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On the Gores’ breakup, the Clintons’ survival, and the marital toll of a lost election

Presidential expert Gil Troy in conversation with Kate Fillion

by Kate Fillion, Macleans, Wednesday, June 16, 2010 10:00am

Yoray Liberman/Getty Images

A professor of history at McGill and a visiting scholar affiliated with the Bipartisan Policy Center in Washington, Gil Troy is the author of several books on the U.S. presidency, including an examination of Hillary Clinton’s tenure as first lady and Mr. and Mrs. President, a study of presidential marriages in the modern era.

Q: Why are people shocked that Al and Tipper Gore are separating?
A: People want to believe in marriage, and the Gore marriage was part of the national furniture. Starting in the mid-1980s, with Tipper’s involvement in the movement promoting warning labels for records [with explicit and violent lyrics], the Gores set themselves up as an iconic couple representing family values—significantly, from the left. They were saying, “Republicans do not have a mono­poly on faith, flag and family.” Especially during the Monica Lewinsky scandal, the Gores emerged as the counter to the Clintons’ famously dysfunctional marriage, culminating in 2000 at the Democratic National Convention with the famous smooch.

Q: What do you make of that kiss?
A:
Al Gore’s line was, “I wasn’t trying to send a message to the American people, I was trying to send a message to Tipper.” But it was very much a message to the American people. Everybody was joking about how wooden he was, and the issue on the table was: is he a full-blown personality or a Gore-bot? That prolonged kiss was the easiest, most dramatic way to respond. It got people talking, and telegraphed a disdain for Bill Clinton’s behaviour while reinforcing this narrative that the Gores were the Democrats who would not embarrass you.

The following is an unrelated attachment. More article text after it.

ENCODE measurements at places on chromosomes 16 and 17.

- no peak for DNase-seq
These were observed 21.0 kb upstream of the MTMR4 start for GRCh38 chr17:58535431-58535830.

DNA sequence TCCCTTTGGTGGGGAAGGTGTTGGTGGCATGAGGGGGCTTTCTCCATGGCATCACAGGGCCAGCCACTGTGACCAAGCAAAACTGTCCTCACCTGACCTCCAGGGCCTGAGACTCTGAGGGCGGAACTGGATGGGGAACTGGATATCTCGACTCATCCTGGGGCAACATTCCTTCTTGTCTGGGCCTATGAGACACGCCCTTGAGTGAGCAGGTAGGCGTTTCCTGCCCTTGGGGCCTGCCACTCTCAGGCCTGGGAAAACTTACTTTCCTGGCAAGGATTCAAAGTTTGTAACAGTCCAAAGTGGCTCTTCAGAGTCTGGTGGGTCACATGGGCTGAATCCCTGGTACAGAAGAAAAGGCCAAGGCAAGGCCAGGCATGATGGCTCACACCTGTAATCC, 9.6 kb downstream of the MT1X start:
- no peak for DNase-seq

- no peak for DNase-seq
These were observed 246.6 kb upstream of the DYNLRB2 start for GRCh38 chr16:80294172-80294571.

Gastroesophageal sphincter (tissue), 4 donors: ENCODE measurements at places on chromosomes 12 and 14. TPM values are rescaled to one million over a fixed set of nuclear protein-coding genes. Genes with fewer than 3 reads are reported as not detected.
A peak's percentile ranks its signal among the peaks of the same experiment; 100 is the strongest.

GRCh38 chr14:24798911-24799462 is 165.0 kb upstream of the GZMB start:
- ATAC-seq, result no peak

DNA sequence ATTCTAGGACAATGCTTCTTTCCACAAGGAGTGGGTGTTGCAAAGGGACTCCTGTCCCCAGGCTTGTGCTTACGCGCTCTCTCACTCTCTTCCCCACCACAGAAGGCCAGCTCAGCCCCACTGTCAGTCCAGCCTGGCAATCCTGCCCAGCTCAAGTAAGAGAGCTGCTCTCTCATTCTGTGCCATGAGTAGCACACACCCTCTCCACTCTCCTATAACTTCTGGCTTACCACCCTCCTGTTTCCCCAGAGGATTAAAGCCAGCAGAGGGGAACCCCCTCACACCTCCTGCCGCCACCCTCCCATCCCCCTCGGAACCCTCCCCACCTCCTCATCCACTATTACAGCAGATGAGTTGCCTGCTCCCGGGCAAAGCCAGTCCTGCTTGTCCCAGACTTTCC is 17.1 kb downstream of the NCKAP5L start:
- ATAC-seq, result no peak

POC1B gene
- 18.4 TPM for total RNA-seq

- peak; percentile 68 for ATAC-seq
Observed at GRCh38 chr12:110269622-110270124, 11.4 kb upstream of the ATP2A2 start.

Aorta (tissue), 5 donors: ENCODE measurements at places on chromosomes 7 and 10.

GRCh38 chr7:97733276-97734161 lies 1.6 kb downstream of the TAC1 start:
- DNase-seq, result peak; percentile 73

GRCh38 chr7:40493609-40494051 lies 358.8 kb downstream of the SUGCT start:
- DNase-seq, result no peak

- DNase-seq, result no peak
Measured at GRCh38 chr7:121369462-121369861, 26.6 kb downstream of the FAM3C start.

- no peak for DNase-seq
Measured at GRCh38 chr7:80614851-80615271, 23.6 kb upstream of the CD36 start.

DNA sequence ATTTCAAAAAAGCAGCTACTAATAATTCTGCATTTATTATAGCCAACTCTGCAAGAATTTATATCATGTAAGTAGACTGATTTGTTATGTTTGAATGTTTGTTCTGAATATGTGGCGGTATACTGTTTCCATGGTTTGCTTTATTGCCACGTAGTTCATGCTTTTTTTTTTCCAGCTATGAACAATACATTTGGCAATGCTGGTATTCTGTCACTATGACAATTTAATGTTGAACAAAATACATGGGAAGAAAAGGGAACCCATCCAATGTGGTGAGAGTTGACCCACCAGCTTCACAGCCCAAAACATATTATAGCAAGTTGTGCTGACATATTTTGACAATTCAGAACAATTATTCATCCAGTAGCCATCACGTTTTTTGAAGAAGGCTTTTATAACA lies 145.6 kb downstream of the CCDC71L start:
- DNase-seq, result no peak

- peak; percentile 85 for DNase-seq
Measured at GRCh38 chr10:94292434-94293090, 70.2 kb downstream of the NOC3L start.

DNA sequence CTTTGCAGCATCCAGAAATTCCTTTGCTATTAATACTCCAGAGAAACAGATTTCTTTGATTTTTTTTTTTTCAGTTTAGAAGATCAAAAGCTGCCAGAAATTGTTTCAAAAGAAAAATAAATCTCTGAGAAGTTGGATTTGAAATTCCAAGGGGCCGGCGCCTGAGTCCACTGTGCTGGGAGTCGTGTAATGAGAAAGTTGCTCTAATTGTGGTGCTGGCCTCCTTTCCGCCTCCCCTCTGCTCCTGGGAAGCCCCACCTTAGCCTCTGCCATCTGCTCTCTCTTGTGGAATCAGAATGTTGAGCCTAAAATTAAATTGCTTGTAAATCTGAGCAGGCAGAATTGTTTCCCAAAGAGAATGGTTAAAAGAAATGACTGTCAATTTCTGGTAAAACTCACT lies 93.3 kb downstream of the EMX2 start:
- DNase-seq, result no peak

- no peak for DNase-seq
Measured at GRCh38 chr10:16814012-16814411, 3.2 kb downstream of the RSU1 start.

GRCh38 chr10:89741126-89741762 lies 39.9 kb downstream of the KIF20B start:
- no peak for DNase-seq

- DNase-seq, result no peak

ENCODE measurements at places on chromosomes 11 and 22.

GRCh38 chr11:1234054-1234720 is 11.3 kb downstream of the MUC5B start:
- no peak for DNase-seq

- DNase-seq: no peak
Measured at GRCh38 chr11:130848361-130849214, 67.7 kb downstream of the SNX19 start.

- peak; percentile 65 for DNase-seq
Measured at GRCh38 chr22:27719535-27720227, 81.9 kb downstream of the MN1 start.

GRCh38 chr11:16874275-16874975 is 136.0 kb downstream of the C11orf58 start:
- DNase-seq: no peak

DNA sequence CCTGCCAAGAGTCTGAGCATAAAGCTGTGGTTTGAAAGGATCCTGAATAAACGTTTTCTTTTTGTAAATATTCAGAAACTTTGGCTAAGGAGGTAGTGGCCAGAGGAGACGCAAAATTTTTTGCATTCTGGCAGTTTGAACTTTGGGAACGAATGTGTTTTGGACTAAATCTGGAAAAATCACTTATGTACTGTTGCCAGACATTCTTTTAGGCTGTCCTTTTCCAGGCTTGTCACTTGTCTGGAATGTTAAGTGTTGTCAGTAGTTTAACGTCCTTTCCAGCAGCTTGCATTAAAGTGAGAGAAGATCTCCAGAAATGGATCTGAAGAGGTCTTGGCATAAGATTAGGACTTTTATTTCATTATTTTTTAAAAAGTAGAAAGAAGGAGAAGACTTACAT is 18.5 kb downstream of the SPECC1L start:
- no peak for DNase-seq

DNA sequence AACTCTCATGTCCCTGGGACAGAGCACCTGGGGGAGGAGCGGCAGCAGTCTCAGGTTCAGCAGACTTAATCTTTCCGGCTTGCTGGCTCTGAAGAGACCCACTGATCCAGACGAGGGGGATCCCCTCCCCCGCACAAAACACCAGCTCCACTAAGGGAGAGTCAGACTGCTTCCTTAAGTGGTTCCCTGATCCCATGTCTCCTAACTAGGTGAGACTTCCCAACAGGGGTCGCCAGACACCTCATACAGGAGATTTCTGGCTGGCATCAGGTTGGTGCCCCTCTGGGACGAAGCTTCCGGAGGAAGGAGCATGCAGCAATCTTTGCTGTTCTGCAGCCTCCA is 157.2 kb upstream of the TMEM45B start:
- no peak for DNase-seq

Q: Well, Tipper looked pretty alarmed.
A:
Here you are on national television, glaring lights, blaring music—it’s not necessarily the most romantic of settings.

Q: In this cynical age, why would people fall for such obvious political stagecraft?
A:
Canadians do this less, but all of us in modern, celebrity-oriented democracies tend to project onto our leaders some dimensions of our lives and dilemmas. In general, Americans are torn between wanting to progress and still wanting something old-fashioned. That’s how Al and Tipper Gore became the soothing background music in this cacopho­nous age: see, there are some couples and families that still work. Marriage, whether you’re getting married in Vegas with an Elvis impersonator or in front of 400 people in the most traditional Catholic ceremony, is a leap of faith. To have totems is reassuring, and the Gores set themselves up as totems.

Q: Why did they continue doing that, with the publication of Joined at the Heart, even after Tipper ruled out her own Senate run in 2002?
A:
It makes sense in modern American celebrity culture to cash in on your identity, and the central signifier of the Gores’ lives was their togetherness. It was very much a baby-boomer togetherness, not an Ozzie and Harriet we-never-fight togetherness. It was, “We’re different: he’s a bit of a stiff, and I’ve had some emotional ups and downs.” They’ve always competed with the Clintons in the popular imagination as contrasting symbols of their generation. The Gores were preaching “it’s hip to be square” while the Clintons seemed buffeted by the turbulence of the sexual revolution, which is one of the baby boomers’ signature cultural contributions. It’s the irony of ironies that the Clintons are still together while the Gores are splitting, because, of course, divorce is an iconic baby-boomer act.

Q: Why has the Clintons’ marriage endured?
A:
I think it has to do with the bar of history. When you become president, in the same way that your family is suddenly the first family and you don’t just work in an office but in the Oval Office, you become extremely aware of the fact that there’s going to be a presidential library, there’s monumentalism about the whole experience, and I think it becomes that much harder to divorce. Especially with the Clintons, where people were constantly saying, “The marriage is a sham,” there’s hesitation to give their enemies any satisfaction. Plus, there’s a bond there.

Q: It’s not just a political alliance?
A: